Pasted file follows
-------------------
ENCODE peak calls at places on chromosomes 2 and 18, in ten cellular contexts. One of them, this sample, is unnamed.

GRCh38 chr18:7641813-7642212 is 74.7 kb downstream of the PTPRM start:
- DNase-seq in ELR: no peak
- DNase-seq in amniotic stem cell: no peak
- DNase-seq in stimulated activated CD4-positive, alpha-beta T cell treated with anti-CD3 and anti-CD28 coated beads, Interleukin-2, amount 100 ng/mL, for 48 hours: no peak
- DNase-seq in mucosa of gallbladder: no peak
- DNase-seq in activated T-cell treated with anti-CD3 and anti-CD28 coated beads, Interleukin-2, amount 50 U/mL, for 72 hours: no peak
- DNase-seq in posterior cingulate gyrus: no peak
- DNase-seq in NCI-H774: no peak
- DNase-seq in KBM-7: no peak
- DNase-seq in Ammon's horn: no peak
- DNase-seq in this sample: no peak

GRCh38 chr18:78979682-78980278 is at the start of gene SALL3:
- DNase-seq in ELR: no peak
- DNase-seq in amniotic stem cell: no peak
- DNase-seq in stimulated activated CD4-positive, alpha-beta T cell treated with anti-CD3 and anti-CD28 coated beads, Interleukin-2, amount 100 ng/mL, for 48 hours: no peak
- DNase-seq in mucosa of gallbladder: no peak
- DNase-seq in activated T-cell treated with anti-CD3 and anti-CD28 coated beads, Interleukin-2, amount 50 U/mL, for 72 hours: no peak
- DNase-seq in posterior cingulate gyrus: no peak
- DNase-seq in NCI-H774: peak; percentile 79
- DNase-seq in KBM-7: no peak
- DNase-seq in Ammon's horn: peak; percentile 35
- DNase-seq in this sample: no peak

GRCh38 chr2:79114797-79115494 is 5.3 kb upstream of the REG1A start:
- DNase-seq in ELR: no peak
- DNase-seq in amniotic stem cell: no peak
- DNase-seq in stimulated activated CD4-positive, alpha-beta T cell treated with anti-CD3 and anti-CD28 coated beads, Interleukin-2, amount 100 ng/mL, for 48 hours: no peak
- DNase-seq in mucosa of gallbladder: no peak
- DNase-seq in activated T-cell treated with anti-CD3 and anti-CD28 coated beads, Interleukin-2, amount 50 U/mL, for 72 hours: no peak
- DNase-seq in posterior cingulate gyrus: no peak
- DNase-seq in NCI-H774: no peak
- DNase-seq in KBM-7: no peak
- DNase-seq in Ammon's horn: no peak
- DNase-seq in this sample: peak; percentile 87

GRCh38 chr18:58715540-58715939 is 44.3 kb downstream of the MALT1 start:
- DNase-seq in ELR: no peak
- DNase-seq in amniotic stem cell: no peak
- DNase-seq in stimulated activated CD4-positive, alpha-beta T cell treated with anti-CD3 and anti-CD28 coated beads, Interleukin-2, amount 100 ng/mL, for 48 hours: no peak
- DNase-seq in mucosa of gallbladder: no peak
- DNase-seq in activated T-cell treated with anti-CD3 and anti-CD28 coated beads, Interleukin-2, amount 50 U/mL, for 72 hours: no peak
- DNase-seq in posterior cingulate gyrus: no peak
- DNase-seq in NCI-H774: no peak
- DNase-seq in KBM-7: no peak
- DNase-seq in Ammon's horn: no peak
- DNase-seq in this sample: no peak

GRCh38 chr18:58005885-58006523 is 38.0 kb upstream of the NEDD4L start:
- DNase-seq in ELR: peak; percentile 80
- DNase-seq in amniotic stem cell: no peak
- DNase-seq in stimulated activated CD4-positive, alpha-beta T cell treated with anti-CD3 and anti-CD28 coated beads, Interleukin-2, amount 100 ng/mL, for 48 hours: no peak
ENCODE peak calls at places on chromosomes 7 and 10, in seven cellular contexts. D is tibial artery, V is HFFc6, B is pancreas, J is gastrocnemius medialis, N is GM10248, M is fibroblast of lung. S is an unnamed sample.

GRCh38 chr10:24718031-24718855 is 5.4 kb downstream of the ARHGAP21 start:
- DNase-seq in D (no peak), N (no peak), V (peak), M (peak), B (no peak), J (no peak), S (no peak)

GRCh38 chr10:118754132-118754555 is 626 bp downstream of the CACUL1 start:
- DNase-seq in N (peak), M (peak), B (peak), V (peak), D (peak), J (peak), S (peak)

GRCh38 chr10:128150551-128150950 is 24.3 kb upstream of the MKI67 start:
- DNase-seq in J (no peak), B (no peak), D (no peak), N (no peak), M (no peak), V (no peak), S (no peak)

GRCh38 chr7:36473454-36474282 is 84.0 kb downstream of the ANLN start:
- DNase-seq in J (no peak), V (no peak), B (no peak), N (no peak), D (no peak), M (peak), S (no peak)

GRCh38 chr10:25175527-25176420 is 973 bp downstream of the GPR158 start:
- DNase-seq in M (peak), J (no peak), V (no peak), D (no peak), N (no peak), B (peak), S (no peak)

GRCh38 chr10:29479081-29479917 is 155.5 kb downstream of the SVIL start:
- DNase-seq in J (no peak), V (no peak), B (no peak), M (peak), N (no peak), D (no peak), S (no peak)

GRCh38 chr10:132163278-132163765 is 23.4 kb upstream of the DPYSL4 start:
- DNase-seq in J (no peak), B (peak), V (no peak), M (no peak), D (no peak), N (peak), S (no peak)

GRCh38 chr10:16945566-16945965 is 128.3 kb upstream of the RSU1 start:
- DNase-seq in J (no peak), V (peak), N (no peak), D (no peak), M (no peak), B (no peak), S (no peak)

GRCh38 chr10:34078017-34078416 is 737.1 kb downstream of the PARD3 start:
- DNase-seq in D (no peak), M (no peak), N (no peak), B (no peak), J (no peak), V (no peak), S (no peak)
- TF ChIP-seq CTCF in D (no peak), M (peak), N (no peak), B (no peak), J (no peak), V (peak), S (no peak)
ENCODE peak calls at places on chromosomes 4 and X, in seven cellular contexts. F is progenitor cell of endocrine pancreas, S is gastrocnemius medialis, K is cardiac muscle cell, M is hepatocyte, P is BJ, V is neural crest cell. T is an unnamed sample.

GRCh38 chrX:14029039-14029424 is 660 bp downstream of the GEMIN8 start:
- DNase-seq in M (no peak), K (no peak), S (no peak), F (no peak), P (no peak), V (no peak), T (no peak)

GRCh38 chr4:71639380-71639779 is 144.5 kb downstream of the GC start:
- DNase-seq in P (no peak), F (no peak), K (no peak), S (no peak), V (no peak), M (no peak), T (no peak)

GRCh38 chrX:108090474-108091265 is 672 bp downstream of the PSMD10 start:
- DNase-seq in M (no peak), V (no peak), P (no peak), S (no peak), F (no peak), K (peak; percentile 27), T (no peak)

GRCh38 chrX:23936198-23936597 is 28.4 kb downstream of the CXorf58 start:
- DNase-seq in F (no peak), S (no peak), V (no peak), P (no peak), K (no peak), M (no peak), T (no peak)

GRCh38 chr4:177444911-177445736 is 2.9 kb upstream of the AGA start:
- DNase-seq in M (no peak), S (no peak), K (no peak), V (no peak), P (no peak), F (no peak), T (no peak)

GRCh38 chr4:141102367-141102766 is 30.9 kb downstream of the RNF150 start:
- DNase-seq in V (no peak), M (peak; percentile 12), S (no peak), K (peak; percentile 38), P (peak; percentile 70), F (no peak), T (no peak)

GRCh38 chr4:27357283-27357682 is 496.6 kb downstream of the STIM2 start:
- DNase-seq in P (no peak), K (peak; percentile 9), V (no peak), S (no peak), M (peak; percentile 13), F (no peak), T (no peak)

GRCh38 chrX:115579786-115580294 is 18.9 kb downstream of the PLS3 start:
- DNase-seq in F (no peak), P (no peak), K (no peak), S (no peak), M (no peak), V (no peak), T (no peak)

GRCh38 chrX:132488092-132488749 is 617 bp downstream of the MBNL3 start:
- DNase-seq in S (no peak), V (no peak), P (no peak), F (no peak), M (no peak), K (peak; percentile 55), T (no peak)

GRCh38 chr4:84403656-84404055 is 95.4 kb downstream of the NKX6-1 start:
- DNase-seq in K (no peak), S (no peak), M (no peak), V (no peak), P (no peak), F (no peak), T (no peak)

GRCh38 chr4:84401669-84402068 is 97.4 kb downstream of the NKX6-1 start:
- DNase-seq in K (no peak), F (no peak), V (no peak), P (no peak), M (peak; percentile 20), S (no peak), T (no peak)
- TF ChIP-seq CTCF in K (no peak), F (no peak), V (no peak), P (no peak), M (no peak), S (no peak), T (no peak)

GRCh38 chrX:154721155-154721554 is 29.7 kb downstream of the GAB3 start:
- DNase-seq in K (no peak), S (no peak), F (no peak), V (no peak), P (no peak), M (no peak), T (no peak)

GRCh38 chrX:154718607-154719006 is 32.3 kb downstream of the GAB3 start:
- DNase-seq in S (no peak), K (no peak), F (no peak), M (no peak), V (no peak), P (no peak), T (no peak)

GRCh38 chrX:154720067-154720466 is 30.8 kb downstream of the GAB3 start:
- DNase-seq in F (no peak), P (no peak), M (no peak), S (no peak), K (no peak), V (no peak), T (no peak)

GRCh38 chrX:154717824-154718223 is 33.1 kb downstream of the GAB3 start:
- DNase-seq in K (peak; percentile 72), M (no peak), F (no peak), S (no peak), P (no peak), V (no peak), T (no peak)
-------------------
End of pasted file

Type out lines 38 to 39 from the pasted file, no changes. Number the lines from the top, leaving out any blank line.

- DNase-seq in stimulated activated CD4-positive, alpha-beta T cell treated with anti-CD3 and anti-CD28 coated beads, Interleukin-2, amount 100 ng/mL, for 48 hours: no peak
- DNase-seq in mucosa of gallbladder: no peak